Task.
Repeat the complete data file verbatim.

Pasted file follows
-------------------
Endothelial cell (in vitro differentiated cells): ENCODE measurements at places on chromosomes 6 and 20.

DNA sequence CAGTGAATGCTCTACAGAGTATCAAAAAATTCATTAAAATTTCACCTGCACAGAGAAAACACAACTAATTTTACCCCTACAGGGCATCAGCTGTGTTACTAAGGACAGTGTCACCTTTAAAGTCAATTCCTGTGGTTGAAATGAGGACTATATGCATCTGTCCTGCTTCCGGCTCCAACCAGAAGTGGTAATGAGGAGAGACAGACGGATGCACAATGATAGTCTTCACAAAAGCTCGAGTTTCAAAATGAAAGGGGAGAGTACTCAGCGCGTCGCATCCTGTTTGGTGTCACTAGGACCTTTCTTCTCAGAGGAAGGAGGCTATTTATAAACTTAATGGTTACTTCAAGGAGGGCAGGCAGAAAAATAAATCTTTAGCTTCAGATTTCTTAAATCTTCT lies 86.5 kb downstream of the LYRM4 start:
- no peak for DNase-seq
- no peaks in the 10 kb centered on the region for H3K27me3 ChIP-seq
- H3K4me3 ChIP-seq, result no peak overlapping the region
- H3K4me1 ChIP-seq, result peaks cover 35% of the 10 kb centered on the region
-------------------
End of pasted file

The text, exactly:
Endothelial cell (in vitro differentiated cells): ENCODE measurements at places on chromosomes 6 and 20.

DNA sequence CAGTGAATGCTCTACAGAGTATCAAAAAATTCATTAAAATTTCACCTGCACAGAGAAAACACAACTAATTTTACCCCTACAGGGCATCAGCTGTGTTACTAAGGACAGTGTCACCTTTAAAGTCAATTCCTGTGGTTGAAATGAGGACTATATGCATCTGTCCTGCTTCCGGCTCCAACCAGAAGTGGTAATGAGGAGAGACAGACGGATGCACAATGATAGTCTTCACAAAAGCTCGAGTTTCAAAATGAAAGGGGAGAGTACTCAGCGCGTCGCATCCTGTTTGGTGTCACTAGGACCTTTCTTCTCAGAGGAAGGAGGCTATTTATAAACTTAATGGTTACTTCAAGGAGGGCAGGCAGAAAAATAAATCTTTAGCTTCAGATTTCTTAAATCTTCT lies 86.5 kb downstream of the LYRM4 start:
- no peak for DNase-seq
- no peaks in the 10 kb centered on the region for H3K27me3 ChIP-seq
- H3K4me3 ChIP-seq, result no peak overlapping the region
- H3K4me1 ChIP-seq, result peaks cover 35% of the 10 kb centered on the region